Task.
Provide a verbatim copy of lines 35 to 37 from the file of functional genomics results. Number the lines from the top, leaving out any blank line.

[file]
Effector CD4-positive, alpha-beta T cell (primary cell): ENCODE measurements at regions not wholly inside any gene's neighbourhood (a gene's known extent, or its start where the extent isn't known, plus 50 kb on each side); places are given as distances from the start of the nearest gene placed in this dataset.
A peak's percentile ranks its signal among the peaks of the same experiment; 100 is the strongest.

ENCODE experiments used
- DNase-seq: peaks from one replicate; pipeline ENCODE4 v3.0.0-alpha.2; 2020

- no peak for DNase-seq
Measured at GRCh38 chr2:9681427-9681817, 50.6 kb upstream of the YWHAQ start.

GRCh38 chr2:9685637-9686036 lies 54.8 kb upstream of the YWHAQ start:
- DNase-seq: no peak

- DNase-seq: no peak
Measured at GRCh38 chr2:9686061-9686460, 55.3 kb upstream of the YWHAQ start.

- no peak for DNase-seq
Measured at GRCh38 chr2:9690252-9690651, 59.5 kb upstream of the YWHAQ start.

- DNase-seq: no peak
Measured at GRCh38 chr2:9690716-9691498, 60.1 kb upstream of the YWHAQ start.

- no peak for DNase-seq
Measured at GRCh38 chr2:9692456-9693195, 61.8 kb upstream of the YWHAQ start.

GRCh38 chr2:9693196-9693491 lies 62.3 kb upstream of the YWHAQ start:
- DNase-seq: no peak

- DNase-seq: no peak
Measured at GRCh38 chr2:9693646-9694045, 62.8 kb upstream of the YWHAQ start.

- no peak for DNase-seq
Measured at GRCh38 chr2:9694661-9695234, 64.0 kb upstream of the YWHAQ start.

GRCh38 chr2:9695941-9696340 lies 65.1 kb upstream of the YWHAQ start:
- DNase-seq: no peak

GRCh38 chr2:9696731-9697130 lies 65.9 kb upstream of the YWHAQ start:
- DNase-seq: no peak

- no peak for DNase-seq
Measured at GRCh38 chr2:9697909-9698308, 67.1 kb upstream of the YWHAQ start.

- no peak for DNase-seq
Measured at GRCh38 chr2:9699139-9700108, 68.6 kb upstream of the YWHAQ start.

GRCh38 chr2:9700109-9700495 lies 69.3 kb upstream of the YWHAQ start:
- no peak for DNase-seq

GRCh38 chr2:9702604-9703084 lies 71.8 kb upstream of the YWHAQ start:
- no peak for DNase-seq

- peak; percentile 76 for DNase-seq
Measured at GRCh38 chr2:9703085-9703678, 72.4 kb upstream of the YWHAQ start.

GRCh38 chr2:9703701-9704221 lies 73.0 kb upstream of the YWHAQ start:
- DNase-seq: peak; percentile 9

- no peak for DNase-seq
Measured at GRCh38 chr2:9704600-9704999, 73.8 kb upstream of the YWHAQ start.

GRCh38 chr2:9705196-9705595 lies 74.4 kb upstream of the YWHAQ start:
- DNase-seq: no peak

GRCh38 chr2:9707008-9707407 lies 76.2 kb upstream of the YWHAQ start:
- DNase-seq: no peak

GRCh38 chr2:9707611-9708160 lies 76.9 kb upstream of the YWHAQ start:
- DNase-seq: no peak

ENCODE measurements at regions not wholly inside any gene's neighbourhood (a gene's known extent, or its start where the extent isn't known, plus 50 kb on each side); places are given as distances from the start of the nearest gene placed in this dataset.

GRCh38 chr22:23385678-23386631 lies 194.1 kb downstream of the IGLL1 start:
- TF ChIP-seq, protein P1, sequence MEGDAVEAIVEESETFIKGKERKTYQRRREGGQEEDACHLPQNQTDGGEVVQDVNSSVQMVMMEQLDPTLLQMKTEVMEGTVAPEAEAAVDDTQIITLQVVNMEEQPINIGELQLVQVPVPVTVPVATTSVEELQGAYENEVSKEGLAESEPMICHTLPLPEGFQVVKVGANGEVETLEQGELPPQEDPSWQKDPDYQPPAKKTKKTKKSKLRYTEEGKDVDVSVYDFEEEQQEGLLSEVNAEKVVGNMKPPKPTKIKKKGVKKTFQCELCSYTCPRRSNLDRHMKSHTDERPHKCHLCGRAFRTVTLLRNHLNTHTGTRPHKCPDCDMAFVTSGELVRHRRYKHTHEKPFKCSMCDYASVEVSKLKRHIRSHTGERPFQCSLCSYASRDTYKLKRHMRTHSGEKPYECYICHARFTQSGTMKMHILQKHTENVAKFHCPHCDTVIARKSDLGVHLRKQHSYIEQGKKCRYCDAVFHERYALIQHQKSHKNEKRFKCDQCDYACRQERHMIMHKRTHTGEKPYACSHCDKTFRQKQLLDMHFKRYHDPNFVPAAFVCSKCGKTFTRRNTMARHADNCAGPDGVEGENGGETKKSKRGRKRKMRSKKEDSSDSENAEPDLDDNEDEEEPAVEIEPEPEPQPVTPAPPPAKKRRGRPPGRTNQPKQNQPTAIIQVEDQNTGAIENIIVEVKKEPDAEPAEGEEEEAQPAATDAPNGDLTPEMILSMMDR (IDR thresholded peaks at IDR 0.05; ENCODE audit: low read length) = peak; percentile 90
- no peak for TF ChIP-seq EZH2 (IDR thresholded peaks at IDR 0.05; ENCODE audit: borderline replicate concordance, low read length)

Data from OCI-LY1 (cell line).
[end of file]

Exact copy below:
- peak; percentile 76 for DNase-seq
Measured at GRCh38 chr2:9703085-9703678, 72.4 kb upstream of the YWHAQ start.

GRCh38 chr2:9703701-9704221 lies 73.0 kb upstream of the YWHAQ start: